Across all of coarse fishing and even into other angling areas, maggots are one of the most common baits.
Their wriggling movements, natural appearance and protein-dense bodies make for great fish attractors that many species of fish can’t seem to pass up on.
On the carp fishing scene, many anglers will pass up on using maggots to avoid catching the many other “nuisance” silverfish and other coarse fishing in commercial fisheries across the UK.
If you are a keen angler and don’t mind what you catch on a fishing session as long as you catch something, then maggots can be a great choice of bait to put plenty of fish in the net.
How to Put Maggots on a Hook?
There are- many ways that maggots can be hooked, some more effective than others; below, you’ll find a breakdown of the most common ways to hook maggots and the benefits and differences of each.
When it comes to carp fishing, one of the most effective ways to hook maggots is to use a maggot clip. This allows you to thread a bunch of maggots onto your rig without hooking them directly on the hook point.
This comes with plenty of benefits.
Using maggot clips with a bunch of maggots and larger hooks, you are much less likely to hook into any small “nuisance” fish and only larger species such as carp will be able to take the rig full of maggots.
If there are a lot of smaller fish around, they will still pluck away at the maggots, so check your rig regularly to ensure you’re not attempting to fish with no maggots attached.
Maggot clips also greatly improve the presentation of your rig. With the maggots not placed directly on the hook, the hook will be able to rotate and move more naturally, and the hook point will not be obstructed, which should result in better hook sets once a fish picks up your bait.
Fishing a bunch of live maggots in this format will also help attract fish as they wriggle and move on the bottom, creating a sort of “bouncing” effect that the carp will be happy to investigate.
As I’m sure you can imagine, this rig is a lot more complicated to tie than simply hooking maggots straight onto a hook, but the process is easily followed through a few steps.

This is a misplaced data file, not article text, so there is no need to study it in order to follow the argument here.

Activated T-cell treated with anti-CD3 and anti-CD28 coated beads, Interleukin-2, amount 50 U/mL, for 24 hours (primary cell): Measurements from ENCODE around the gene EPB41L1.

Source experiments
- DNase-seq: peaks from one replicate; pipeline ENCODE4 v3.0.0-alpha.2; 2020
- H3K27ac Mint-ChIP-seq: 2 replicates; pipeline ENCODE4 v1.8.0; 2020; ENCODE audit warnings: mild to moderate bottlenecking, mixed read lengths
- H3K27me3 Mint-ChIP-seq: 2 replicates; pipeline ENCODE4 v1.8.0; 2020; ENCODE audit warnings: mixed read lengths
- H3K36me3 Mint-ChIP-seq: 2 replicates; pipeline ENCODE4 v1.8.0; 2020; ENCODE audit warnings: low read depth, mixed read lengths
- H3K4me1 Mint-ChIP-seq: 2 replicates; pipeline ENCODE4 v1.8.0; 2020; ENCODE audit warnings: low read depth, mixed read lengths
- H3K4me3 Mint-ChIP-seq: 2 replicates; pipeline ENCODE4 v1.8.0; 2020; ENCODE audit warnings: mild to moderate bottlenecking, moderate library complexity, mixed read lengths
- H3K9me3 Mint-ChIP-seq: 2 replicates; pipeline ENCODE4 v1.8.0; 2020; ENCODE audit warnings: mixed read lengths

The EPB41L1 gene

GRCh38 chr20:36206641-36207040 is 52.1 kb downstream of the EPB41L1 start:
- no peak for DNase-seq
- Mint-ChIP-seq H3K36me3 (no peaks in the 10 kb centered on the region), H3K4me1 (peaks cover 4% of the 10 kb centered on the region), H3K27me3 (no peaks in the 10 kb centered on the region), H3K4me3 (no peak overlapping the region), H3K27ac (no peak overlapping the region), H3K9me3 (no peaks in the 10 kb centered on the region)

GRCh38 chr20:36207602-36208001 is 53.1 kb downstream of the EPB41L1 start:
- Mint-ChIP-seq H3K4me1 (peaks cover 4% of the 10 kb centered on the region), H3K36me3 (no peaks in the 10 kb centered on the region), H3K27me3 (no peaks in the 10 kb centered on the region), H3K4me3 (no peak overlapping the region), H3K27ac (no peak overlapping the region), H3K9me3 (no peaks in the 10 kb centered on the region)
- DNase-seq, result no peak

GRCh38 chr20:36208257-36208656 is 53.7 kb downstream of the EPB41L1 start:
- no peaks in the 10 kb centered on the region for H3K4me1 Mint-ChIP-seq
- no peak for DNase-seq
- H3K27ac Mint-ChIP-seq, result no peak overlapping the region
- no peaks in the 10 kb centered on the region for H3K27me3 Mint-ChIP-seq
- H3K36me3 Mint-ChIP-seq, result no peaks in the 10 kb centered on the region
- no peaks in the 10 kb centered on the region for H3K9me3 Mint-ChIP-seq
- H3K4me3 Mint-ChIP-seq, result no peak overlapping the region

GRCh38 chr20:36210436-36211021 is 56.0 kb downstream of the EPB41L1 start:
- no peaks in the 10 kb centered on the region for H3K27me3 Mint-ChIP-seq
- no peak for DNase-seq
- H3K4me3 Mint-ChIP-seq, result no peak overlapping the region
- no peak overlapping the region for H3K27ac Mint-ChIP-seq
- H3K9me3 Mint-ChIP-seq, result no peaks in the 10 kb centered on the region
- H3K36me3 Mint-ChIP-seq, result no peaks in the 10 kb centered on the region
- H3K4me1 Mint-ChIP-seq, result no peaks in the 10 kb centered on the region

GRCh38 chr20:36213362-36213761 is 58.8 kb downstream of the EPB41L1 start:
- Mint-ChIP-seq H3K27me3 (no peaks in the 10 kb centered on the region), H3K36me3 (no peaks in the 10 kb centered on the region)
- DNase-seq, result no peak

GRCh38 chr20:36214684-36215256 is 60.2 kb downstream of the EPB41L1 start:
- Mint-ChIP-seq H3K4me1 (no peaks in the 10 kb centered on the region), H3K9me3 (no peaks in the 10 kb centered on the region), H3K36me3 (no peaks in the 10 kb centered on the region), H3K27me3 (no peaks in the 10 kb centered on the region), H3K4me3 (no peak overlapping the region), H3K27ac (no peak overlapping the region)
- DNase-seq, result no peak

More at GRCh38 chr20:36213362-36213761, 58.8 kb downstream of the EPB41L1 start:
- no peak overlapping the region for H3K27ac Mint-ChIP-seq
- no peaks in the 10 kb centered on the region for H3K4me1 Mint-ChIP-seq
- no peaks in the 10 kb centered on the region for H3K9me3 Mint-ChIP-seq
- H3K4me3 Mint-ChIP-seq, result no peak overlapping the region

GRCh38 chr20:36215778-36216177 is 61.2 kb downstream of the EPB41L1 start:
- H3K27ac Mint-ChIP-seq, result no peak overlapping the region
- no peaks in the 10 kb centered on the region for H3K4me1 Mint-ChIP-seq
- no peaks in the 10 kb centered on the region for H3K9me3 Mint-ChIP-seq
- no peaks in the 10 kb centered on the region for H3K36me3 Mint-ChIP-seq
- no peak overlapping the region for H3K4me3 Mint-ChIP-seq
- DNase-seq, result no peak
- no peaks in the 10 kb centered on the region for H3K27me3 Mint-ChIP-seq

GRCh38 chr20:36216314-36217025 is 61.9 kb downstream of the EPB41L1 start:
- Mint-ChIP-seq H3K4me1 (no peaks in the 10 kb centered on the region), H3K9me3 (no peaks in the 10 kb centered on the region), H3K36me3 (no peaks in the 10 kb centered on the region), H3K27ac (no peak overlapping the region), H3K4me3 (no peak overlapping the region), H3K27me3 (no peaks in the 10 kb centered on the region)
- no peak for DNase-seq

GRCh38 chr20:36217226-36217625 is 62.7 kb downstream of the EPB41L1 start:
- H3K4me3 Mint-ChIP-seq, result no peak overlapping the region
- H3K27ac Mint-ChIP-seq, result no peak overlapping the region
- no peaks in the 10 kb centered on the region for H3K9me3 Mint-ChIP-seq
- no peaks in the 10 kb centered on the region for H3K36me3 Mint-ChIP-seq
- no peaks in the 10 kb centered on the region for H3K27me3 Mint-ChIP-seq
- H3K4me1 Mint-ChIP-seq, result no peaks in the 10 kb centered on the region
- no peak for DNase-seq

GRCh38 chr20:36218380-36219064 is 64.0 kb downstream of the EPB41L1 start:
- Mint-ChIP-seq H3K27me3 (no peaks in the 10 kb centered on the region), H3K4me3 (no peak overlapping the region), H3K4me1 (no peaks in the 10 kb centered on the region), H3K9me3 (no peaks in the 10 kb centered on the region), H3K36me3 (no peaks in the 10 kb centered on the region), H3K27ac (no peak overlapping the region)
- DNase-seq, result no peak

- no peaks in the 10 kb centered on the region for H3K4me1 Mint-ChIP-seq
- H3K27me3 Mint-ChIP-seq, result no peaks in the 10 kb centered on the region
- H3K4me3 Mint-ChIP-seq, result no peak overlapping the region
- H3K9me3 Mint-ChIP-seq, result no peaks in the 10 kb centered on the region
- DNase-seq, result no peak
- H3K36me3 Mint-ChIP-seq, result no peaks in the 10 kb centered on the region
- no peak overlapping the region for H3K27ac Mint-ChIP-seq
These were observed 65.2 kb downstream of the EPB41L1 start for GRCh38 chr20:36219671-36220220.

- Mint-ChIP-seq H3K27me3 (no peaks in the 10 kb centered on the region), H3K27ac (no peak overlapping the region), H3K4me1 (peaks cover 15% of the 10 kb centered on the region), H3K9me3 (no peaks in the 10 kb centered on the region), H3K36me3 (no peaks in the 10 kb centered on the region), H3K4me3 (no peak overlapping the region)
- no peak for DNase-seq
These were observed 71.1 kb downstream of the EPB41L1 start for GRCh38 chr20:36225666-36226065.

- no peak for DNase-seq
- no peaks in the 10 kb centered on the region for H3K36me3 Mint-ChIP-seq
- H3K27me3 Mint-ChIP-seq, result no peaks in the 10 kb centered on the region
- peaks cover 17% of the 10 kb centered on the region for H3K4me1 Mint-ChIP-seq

The video below should be all you need.
Through the Head
This is the most common way you’ll see anglers hooking maggots to target all sorts of species. It’s basic, easy to do and still does the job of putting fish in the net.
This method should provide a good hook hold as the head of maggots is usually a little tougher than the body.
The hook point will also be fully exposed to help with hook sets once a fish takes the bait.
Since all of the body is dangling below the hook, the maggot will be able to wriggle freely.
This way is a little less common, but some anglers will hook the maggots through the side of the body.
On commercial waters, where some fish may become wise to the common maggot hooking approach and avoid sus looking maggots, this can be a great way to mix it up.
If you through a maggot in the water, you will notice that it will sink sideways. By hooking your maggots like this, they will look at their most natural when sinking, and you might just be lucky enough to pick up a fish as they sink.
Another way to attach maggots to a fishing rig is by using a lasso knot. This is a hair rig variant that will allow you to present the maggots without directly putting them on the hook.
This method is fairly uncommon but is a method to keep in mind if you want to try something new that the fish will most likely not be used to seeing.
It’s a straightforward method for presenting a single maggot in a similar way to the maggot clip rig.
It seems to be a lot more effective to fishing a single maggot the conventional way directly on the hook especially when you’re fishing shallow areas.
You can follow the steps in the video above to give it a go.
Casters, or dead maggots, are another way to hook maggots and should not be avoided. Some anglers swear by their effectiveness; in some cases, they may even work better than live maggots.
These casters can be hooked in the same methods as live maggots, but they obviously won’t wriggle free from your hook naturally.
Casters are a great way to stop your live maggots wriggling and burrowing themselves in the silt if you are fishing over a silty bottom.
Carp will root through the silt looking for foodstuffs, but if you have no maggots above the silt, they will not know the maggots are there, and it will be very unlikely for them to find them.
Using casters, your rig shouldn’t spin as much during the cast, which can help reduce tangles and ensure you are fishing with effective presentation once your rig rests on the bottom.
Casters are also great for fishing on slops to islands or features where live maggots would riggle their way down the sloping terrain taking your rig away from potentially effective swims.
Many anglers also believe casters will help weed out the larger fish in the water as small silver and nuisance fish tend to avoid these dead maggots.
Maggots are a great bait for catching all sorts of fish species swimming in the water below you. They are cheap, readily available from most fisheries and tackle stores and should put plenty of fish in the net if fished correctly.
I’m sure you can now see how to put maggots on a hook and the various methods you can use.
With all types of fishing, it’s best to experiment and find what works best for you with the conditions presented in front of you, so make sure you test a few of these hooking methods if some don’t seem to be working for you.
If you have any questions or anything you’d like to add, don’t hesitate to leave a comment below, and I’ll get back to you ASAP.